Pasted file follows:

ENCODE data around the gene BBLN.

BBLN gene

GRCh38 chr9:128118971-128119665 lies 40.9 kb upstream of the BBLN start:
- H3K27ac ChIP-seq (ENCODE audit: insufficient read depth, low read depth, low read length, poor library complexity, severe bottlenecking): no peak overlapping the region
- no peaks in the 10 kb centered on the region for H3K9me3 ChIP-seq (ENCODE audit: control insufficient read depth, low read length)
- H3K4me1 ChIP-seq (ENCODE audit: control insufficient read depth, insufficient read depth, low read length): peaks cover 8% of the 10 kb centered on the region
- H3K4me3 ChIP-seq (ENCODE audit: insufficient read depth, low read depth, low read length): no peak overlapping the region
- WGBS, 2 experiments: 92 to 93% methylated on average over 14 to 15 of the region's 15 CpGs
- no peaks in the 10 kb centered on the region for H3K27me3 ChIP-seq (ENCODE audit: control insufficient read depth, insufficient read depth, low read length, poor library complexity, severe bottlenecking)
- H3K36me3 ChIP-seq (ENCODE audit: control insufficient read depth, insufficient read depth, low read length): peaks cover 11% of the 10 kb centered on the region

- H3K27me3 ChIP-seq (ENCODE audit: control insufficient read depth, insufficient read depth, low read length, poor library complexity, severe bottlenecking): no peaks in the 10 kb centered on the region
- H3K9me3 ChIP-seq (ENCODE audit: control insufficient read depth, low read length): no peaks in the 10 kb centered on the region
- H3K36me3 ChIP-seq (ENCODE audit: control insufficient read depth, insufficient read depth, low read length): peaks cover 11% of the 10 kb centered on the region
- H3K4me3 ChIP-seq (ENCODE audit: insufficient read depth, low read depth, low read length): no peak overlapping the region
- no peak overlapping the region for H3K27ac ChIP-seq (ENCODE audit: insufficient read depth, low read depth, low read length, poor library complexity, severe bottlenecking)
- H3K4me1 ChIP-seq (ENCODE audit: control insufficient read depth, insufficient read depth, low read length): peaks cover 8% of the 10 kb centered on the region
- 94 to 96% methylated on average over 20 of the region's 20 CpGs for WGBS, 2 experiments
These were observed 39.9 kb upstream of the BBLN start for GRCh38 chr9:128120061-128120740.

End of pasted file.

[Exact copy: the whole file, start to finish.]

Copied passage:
ENCODE data around the gene BBLN.

BBLN gene

GRCh38 chr9:128118971-128119665 lies 40.9 kb upstream of the BBLN start:
- H3K27ac ChIP-seq (ENCODE audit: insufficient read depth, low read depth, low read length, poor library complexity, severe bottlenecking): no peak overlapping the region
- no peaks in the 10 kb centered on the region for H3K9me3 ChIP-seq (ENCODE audit: control insufficient read depth, low read length)
- H3K4me1 ChIP-seq (ENCODE audit: control insufficient read depth, insufficient read depth, low read length): peaks cover 8% of the 10 kb centered on the region
- H3K4me3 ChIP-seq (ENCODE audit: insufficient read depth, low read depth, low read length): no peak overlapping the region
- WGBS, 2 experiments: 92 to 93% methylated on average over 14 to 15 of the region's 15 CpGs
- no peaks in the 10 kb centered on the region for H3K27me3 ChIP-seq (ENCODE audit: control insufficient read depth, insufficient read depth, low read length, poor library complexity, severe bottlenecking)
- H3K36me3 ChIP-seq (ENCODE audit: control insufficient read depth, insufficient read depth, low read length): peaks cover 11% of the 10 kb centered on the region

- H3K27me3 ChIP-seq (ENCODE audit: control insufficient read depth, insufficient read depth, low read length, poor library complexity, severe bottlenecking): no peaks in the 10 kb centered on the region
- H3K9me3 ChIP-seq (ENCODE audit: control insufficient read depth, low read length): no peaks in the 10 kb centered on the region
- H3K36me3 ChIP-seq (ENCODE audit: control insufficient read depth, insufficient read depth, low read length): peaks cover 11% of the 10 kb centered on the region
- H3K4me3 ChIP-seq (ENCODE audit: insufficient read depth, low read depth, low read length): no peak overlapping the region
- no peak overlapping the region for H3K27ac ChIP-seq (ENCODE audit: insufficient read depth, low read depth, low read length, poor library complexity, severe bottlenecking)
- H3K4me1 ChIP-seq (ENCODE audit: control insufficient read depth, insufficient read depth, low read length): peaks cover 8% of the 10 kb centered on the region
- 94 to 96% methylated on average over 20 of the region's 20 CpGs for WGBS, 2 experiments
These were observed 39.9 kb upstream of the BBLN start for GRCh38 chr9:128120061-128120740.